Understanding The 3 Stages Of Sugar Syrup For Indian Sweets
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When the term chashni was first originated in Persia, it was predominantly as a way of reference to just about any condiment that has a fluid consistency. For example, soya sauce or ketchup could constitute as chashni in the traditional usage of the word; these are ingredients or condiments that are typically used to enhance the flavour of food. However, in India, chashni refers to a basic solution of sugar and water, that is boiled until it reaches the desired consistency for Indian sweets.

In recipes, terms like ‘one-thread’ or ‘two-thread’ is often used to describe the consistency of the chashni, making it confusing to understand why it is key to determining the texture of a sweetmeat. Typically, a chashni is equal parts sugar and water – but the proportions and duration of heat application largely dictate how it is made or adjusted to suit a recipe. To check the thread consistency of a chashni, coating the back of a wooden spoon with bubbling syrup and touching it with your thumb and forefinger allow one to determine how many threads appear.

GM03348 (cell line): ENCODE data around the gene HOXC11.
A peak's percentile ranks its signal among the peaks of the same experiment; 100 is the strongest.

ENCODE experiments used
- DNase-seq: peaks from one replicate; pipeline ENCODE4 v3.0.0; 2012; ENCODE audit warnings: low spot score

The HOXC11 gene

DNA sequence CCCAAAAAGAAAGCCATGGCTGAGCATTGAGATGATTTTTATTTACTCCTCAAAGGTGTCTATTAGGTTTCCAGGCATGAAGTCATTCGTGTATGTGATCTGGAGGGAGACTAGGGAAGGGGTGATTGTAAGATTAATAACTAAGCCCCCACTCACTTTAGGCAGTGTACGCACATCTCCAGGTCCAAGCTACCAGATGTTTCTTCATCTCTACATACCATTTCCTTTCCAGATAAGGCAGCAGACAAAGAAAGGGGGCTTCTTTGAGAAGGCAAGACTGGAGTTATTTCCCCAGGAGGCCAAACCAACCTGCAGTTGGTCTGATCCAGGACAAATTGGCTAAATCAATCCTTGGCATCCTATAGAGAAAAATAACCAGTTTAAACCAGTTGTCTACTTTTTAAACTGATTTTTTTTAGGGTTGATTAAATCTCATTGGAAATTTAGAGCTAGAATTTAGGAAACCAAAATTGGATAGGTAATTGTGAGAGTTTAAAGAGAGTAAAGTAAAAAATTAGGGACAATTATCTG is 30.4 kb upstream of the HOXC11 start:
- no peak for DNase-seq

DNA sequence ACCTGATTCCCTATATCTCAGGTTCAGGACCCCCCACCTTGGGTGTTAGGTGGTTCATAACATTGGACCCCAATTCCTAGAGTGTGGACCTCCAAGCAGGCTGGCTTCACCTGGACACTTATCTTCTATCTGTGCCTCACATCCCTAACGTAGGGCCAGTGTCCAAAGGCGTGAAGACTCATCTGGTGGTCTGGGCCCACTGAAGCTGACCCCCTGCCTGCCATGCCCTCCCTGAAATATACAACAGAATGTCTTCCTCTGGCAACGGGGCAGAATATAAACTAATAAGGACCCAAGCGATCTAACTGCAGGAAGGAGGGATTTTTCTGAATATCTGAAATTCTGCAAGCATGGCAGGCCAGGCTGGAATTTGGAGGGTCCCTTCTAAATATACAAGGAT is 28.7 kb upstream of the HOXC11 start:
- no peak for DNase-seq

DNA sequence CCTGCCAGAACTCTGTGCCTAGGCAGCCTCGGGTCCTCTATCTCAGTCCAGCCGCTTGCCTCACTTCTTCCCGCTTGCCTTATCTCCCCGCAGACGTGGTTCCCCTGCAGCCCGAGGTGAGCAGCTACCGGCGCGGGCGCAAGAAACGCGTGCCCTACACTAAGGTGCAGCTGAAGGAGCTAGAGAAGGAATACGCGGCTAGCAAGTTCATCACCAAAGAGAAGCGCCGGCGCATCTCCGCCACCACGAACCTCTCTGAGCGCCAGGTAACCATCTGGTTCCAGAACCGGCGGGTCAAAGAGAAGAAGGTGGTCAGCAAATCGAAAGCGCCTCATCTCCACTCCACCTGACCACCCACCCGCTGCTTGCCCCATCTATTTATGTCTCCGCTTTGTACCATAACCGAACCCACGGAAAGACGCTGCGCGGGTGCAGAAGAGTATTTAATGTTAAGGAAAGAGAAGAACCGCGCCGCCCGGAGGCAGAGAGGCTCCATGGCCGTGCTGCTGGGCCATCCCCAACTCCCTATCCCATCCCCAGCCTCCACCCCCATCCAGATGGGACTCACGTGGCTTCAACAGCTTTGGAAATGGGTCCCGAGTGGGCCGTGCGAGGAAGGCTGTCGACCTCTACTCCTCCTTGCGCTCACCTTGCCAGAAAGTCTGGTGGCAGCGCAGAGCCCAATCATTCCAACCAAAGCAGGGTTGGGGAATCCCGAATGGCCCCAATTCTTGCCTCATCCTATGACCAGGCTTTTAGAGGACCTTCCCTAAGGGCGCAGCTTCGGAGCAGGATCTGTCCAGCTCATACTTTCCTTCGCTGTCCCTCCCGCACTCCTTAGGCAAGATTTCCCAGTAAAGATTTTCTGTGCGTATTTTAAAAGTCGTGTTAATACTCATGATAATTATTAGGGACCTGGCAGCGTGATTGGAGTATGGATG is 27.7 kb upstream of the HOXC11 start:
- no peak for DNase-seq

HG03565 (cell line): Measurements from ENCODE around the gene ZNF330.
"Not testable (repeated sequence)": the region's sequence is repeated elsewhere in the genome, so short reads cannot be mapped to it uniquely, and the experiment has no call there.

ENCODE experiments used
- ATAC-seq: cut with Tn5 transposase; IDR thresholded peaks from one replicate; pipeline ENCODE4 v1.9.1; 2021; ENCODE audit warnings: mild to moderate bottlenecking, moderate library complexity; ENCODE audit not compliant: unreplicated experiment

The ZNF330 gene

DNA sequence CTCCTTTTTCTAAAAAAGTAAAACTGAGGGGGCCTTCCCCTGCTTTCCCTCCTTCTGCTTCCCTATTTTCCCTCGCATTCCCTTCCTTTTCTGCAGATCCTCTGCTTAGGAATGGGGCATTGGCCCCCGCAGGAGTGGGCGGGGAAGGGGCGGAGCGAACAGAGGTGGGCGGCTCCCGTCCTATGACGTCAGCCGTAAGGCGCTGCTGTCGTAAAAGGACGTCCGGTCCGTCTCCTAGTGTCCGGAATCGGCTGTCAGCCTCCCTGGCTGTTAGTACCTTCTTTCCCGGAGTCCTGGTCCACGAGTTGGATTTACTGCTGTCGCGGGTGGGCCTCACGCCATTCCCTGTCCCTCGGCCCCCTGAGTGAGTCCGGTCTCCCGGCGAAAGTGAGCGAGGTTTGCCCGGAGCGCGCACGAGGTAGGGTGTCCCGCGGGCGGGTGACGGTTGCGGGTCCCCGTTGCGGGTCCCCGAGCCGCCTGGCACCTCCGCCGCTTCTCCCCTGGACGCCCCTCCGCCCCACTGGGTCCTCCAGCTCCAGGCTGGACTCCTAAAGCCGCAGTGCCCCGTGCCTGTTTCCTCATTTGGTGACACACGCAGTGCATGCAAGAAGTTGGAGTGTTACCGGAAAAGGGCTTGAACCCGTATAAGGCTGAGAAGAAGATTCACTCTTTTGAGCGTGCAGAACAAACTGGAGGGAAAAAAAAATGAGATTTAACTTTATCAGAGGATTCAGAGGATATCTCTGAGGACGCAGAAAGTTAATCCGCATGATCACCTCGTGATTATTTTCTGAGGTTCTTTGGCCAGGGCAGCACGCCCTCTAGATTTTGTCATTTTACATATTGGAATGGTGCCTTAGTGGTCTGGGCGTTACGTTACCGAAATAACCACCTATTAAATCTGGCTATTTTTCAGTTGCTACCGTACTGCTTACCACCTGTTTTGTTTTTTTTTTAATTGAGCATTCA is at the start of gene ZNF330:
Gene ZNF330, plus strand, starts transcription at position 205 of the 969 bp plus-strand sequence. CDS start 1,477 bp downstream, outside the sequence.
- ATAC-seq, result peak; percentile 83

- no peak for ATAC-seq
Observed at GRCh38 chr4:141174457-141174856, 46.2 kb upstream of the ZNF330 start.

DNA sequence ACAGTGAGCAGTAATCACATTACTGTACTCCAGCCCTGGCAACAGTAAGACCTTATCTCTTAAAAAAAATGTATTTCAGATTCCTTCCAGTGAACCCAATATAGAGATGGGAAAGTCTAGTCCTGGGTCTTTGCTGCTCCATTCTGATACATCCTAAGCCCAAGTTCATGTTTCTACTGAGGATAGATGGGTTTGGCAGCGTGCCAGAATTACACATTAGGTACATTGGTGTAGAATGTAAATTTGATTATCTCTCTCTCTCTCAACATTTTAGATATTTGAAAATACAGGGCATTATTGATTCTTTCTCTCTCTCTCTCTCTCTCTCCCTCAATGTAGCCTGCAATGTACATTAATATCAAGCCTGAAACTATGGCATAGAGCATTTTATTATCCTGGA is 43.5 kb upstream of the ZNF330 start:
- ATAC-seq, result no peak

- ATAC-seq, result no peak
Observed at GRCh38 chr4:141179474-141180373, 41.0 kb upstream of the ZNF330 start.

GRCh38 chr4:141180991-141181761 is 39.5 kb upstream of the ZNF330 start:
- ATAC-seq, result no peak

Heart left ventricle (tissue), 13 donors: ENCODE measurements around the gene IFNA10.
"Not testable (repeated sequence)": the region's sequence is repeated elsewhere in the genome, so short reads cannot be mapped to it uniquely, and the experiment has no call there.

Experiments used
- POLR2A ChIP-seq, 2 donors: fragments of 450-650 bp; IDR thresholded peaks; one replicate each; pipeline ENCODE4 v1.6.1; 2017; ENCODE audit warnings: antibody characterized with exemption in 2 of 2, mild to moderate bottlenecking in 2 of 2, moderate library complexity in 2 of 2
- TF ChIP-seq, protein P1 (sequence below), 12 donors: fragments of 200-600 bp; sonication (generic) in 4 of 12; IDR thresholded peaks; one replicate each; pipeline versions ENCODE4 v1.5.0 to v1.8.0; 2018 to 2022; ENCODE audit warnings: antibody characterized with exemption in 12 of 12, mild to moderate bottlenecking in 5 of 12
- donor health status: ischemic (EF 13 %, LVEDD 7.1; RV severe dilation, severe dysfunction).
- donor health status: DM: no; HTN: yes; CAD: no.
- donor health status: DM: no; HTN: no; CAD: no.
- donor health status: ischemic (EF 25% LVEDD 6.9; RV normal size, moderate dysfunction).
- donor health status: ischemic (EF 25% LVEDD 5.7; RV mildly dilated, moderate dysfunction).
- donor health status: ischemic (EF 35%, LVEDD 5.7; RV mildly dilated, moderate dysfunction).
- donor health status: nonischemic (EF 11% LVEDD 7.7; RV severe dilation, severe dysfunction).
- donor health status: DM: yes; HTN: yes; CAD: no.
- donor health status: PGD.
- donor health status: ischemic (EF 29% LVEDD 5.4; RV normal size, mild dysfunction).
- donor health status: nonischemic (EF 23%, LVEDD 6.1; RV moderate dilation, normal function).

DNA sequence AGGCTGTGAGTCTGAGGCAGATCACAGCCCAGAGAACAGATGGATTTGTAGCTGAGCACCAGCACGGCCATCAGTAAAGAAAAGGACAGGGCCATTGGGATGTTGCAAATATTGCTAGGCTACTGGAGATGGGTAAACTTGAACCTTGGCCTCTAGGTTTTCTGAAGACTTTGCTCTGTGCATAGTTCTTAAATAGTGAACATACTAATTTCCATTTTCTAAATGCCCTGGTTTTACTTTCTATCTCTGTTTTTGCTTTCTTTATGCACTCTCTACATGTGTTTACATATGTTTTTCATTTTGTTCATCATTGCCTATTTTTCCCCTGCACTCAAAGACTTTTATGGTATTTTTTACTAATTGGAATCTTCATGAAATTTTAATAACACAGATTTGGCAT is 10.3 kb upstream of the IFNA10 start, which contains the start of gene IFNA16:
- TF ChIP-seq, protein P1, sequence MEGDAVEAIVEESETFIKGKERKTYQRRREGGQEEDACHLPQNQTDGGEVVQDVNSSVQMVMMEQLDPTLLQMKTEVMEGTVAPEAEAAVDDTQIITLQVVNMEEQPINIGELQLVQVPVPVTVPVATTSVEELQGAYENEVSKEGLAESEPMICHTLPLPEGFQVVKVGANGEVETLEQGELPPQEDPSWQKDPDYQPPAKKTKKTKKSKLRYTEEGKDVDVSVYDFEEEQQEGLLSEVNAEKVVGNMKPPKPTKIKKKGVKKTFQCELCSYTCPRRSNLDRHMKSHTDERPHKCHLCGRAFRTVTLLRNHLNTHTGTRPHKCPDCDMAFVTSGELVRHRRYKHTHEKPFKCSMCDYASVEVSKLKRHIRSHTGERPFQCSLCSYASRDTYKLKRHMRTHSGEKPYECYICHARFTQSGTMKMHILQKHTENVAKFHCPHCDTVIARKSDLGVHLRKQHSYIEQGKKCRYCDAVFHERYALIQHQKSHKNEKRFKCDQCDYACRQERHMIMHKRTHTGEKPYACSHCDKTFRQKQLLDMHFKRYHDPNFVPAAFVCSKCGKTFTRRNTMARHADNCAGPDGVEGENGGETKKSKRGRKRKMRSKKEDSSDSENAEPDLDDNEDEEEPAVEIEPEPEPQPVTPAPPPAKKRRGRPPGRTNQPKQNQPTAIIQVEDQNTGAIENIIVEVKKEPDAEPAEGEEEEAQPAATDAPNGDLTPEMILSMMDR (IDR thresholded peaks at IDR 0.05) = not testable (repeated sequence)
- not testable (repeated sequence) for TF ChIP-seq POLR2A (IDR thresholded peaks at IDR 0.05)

When the syrup is pulled apart, it creates a brittle thread or threads, that essentially indicate what sweets the syrup will be used for. Traditionally, a one-thread consistency is perfect for sweets which need to absorb the syrup – think gulab jamuns or rasgulla. The two-thread consistency, where the syrup is thickened further by cooking, is also called the soft ball stage because when a drop of syrup is dropped into cold water, it forms a ball instantaneously.

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The two-thread consistency of chashni is used for recipes like barfi and mohanthal, where the syrup plays a role in helping the rest of the ingredients take shape and form as they cool down. When chashni is boiled down further, it reaches the hard-ball consistency – also known as the three-thread consistency, where unbreakable threads form as the syrup is stretched. Typically used for recipes like chikki or crackles, the chashni develops a golden-brown tinge and a crunchy texture, when cooled.

Since cooking with sugar can be a tricky process, it is always advisable to start melting it on a low heat application, to be in control of the consistency as well as prevent the sugar from turning burnt and bitter. In case your sugar syrup has impurities, adding a couple of drops of cold milk or lemon juice while it bubbles, gives it a clear, transparent appearance. Compared to the simple syrup that is used in cocktails, chashni has a thicker consistency even at the one-thread stage due to a higher concentration of sugar.